Efficacy of Inspiratory Muscle Training on Elite Swimmers (PEAK)

This study is a randomized controlled trial. Firstly it will look at the efficacy of inspiratory muscle training using POWERbreathe. Furthermore it will asses the swimming performance, airway dysfunction and perceived breathlessness in the elite swimmers recruited for the trial. Finally the trial will recruit participants from the elite competitive Futebol Clube do Porto swimming team.

Intervention used in swimming trial

    • POWERbreathe IMT

ClinicalTrials.gov identifier: NCT03062735

Protocol for a Randomized Controlled Trial Evaluating the Efficacy of Inspiratory Muscle Training on Swimming Performance, Airway Dysfunction and Perceived Breathlessness in Elite Swimmers >

Are athletes more susceptible to airway dysfunction?

The Study

Environmental influence on the prevalence and pattern of airway dysfunction in elite athletes‘. The purpose of this study recently published in ‘Respirology’ was to evaluate the prevalence of exercise-induced bronchoconstriction (EIB), often known as exercise-induced asthma, in elite Great British (GB) boxers and swimmers. This study was the first to screen the entire elite Great British (GB) Swimming and Boxing teams using a eucapnic voluntary hyperpnoea (EVH) challenge. Findings from the study support the notion that athletes who train and compete in provocative environments at sustained high ventilation have an increased susceptibility to airway dysfunction. Conclusion: “The prevalence of EIB was ninefold greater in swimmers when compared with boxers. Athletes who train and compete in provocative environments at sustained high ventilation may have an increased susceptibility to EIB. It is not entirely clear whether increased susceptibility to EIB affects elite sporting performance and long-term airway health in elite athletes.” In scientific tests, Inspiratory Muscle Training (IMT) has been shown to decrease dyspnea, increase inspiratory muscle strength, and improve exercise capacity in asthmatic individuals. POWERbreathe IMT is scientifically proven, effective, low-cost and a drug-free adjunct to traditional asthma treatments and can be used as part of an athlete’s daily training to reduce symptoms. Supportive Study Effect of Inspiratory Muscle Training on Exercise Tolerance in Asthmatic Individuals concluded that, “IMT attenuates inspiratory muscle fatigue, reduces the perception of dyspnea, and increases exercise tolerance. These findings suggest that IMT may be a helpful adjunct to asthma management that has the potential to improve participation and adherence to exercise training in this group.”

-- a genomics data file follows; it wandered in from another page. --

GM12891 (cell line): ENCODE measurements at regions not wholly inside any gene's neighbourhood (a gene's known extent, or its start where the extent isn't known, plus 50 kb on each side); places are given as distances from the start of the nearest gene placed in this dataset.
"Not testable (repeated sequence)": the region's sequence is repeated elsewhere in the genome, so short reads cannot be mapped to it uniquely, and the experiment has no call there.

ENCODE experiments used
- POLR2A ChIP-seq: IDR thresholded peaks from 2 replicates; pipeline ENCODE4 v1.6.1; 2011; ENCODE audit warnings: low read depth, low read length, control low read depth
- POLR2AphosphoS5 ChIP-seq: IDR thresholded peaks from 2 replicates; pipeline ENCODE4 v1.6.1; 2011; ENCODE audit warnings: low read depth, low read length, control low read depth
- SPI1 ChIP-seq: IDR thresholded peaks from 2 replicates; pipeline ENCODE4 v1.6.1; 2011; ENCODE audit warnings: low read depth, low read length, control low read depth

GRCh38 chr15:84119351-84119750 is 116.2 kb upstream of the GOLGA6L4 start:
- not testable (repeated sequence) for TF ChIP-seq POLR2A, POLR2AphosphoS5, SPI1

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Respiratory Muscle Specific Warm-Up And Elite Swimming Performance

“Inspiratory muscle training has been shown to improve performance in elite swimmers, when used as part of routine training, but its use as a respiratory warm-up has yet to be investigated. The aim of this study was to determine the influence of inspiratory muscle exercise (IME) as a respiratory muscle warm-up in a randomised controlled cross-over trial.”

Conclusion:

“Using IME combined with a standard swimming warm-up significantly improves 100 m freestyle swimming performance in elite swimmers.”

Read Respiratory muscle specific warm-up and elite swimming performance >

Alterations In Maximal Inspiratory Mouth Pressure During A 400m Maximum Effort Front-Crawl Swimming Trial

“The aim of this study was to examine the changes of maximal inspiratory mouth pressure (PImax) during a 400-m front crawl swimming trial.”

Conclusion:

“Results indicated that during a maximum effort of 400-m front crawl, the reduction of inspiratory muscle strength occurs after 300-m. This should be considered for competitive swimming training by implementing swim race distance-specific respiratory muscle training.”

Read Alterations in maximal inspiratory mouth pressure during a 400-m maximum effort front-crawl swimming trial >

Inspiratory Muscle Fatigue In Swimmers After A Single 200m Swim

“Inspiratory muscle fatigue may occur in as little as 6 min during high-intensity spontaneously breathing exercise. The aims of this study were to determine whether inspiratory muscle fatigue occurs during swimming exercise and whether inspiratory muscle strength differs between the supine and standing body positions.”